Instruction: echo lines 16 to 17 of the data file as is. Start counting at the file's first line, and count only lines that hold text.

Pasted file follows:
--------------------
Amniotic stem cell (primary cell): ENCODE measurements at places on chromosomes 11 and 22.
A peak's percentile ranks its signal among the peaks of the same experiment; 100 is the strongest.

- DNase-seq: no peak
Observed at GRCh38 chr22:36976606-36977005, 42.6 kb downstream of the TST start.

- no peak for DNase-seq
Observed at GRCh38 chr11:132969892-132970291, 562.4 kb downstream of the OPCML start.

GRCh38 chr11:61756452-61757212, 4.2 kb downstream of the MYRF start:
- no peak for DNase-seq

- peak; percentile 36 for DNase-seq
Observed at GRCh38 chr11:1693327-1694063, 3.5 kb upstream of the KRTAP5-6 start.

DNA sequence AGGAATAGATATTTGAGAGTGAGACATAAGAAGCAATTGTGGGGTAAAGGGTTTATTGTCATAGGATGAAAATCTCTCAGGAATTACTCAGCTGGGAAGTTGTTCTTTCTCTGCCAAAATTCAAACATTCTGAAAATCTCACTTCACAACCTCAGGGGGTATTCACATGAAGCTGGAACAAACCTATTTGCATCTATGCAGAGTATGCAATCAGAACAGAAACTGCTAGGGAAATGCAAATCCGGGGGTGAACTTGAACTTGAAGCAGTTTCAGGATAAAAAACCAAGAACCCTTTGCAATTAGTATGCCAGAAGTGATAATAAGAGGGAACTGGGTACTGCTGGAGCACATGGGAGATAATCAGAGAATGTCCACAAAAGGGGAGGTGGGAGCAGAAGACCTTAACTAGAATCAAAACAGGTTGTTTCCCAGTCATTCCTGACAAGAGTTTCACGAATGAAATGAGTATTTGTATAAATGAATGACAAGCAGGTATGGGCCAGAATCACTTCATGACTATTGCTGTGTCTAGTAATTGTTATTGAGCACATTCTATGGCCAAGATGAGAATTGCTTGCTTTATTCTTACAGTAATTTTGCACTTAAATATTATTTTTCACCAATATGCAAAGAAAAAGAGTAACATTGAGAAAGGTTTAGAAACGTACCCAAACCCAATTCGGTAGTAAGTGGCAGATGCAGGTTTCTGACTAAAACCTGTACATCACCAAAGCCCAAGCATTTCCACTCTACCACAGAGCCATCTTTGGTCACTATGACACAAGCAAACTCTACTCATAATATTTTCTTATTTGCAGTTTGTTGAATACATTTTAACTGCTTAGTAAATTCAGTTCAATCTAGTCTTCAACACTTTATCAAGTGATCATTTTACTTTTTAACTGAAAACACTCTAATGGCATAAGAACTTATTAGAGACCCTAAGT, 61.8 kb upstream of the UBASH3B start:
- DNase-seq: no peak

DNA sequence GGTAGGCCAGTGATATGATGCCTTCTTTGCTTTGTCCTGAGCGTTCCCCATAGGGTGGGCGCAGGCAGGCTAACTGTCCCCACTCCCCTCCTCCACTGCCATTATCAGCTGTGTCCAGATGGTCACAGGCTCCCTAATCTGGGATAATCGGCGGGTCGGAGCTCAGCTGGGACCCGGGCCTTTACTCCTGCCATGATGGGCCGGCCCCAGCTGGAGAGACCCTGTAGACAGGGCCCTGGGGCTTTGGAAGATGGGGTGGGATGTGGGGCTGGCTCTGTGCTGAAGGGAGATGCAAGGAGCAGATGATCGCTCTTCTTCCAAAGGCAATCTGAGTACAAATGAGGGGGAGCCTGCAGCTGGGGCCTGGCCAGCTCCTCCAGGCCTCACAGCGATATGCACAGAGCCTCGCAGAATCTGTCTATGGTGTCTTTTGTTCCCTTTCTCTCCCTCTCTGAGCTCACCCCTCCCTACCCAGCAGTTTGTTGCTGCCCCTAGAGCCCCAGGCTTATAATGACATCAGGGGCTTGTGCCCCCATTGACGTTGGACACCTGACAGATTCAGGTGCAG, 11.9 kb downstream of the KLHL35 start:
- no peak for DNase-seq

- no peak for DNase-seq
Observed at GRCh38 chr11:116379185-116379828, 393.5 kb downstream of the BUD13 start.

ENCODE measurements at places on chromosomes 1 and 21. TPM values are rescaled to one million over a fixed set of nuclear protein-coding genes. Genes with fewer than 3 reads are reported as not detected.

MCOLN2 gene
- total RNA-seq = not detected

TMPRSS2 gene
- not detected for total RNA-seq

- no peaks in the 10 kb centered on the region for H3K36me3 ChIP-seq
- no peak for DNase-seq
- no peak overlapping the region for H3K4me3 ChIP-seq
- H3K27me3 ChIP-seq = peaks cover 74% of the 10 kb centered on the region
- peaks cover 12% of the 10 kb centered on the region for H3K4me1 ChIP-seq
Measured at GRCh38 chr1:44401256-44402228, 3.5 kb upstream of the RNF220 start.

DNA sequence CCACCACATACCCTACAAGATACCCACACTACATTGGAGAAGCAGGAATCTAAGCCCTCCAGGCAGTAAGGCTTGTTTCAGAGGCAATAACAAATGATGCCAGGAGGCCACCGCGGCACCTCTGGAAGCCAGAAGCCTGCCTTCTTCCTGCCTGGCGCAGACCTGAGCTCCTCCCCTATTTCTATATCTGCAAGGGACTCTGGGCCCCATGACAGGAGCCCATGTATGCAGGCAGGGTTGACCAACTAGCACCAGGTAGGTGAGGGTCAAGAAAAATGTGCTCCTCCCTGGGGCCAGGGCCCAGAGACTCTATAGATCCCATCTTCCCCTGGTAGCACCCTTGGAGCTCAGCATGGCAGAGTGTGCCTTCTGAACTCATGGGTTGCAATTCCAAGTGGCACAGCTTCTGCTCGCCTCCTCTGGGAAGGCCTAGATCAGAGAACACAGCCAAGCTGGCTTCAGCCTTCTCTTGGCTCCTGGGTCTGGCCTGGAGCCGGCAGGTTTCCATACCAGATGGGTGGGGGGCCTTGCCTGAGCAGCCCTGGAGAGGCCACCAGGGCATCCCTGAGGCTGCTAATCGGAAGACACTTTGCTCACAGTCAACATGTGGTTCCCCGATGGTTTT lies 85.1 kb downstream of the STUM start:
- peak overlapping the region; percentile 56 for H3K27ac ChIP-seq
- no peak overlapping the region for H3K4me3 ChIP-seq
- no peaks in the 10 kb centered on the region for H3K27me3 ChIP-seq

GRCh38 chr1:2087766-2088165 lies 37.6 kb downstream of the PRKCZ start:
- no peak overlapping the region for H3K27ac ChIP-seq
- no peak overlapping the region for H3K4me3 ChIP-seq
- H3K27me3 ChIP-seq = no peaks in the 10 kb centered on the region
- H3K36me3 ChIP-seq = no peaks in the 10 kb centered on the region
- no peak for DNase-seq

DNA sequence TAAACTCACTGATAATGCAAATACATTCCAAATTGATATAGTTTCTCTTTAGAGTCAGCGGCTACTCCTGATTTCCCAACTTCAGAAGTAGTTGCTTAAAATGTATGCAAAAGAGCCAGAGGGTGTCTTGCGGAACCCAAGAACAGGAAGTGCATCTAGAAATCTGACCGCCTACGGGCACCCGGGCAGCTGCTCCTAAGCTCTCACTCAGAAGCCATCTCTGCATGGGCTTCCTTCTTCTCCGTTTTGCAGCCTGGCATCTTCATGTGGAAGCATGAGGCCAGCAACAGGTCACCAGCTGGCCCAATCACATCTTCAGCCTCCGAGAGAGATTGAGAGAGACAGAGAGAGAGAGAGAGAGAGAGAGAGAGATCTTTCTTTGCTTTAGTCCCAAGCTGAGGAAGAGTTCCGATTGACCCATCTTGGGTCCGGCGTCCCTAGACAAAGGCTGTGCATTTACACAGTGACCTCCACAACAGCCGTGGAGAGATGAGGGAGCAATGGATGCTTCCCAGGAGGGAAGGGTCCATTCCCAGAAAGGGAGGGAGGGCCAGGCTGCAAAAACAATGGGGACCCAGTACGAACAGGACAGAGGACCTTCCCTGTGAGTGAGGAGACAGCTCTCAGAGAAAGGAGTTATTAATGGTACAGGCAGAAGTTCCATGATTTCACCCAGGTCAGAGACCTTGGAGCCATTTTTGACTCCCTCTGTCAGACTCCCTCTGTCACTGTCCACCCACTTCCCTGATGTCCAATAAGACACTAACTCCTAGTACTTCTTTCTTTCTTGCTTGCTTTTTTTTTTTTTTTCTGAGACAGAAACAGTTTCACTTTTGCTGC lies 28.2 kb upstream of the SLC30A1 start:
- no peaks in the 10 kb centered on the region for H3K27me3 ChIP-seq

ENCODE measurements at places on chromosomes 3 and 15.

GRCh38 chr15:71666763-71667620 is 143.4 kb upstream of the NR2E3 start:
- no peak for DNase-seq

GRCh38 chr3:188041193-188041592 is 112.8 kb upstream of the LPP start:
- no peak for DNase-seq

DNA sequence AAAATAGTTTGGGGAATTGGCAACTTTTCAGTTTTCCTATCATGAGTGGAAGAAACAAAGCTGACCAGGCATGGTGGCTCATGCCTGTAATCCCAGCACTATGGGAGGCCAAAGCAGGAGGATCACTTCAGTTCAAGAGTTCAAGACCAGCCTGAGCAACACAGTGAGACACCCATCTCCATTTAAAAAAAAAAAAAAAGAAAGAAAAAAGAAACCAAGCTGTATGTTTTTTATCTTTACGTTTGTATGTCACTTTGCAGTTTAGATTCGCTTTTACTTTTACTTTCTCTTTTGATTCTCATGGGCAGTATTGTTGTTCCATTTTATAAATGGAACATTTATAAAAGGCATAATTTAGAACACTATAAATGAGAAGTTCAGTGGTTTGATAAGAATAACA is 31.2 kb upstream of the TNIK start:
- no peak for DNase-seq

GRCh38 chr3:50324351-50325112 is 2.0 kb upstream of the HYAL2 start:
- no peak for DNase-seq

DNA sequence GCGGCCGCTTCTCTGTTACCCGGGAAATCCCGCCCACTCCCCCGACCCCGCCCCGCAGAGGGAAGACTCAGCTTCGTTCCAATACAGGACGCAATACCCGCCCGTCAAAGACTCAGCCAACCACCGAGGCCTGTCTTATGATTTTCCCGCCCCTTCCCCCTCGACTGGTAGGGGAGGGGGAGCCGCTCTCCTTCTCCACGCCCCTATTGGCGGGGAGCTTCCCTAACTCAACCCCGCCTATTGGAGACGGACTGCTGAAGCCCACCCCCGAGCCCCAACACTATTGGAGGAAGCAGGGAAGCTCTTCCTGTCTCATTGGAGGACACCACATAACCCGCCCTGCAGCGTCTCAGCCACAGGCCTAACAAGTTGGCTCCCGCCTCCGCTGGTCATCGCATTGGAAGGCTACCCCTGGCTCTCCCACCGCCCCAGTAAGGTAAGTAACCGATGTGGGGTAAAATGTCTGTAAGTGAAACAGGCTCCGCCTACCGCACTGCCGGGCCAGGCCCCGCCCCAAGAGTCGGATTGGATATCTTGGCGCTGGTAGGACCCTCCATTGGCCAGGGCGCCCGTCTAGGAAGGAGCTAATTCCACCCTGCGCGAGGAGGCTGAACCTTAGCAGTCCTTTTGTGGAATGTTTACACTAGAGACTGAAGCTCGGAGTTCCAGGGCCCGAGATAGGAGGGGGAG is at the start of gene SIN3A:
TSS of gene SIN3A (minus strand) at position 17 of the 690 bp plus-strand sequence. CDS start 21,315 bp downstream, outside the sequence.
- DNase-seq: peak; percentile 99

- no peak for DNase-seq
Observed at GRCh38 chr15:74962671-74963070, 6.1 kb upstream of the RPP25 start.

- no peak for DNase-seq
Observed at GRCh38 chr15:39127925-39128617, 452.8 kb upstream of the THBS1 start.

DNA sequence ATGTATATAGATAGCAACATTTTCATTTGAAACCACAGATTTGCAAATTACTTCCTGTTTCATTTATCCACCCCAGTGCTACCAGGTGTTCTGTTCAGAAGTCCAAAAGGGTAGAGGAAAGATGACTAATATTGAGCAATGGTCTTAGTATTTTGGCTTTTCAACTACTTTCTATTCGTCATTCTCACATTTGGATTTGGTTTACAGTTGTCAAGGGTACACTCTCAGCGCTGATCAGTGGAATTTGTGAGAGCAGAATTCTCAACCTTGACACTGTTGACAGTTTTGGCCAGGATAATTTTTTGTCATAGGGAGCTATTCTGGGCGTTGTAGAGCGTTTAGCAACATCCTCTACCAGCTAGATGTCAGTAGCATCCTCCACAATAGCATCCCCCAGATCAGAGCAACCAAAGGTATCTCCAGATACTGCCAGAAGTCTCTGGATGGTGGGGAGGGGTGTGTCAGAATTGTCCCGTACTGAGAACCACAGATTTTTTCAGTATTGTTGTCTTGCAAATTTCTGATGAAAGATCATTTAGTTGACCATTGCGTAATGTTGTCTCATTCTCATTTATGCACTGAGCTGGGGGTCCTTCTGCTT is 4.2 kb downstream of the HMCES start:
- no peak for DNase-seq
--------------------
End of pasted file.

Observed at GRCh38 chr11:116379185-116379828, 393.5 kb downstream of the BUD13 start.

ENCODE measurements at places on chromosomes 1 and 21. TPM values are rescaled to one million over a fixed set of nuclear protein-coding genes. Genes with fewer than 3 reads are reported as not detected.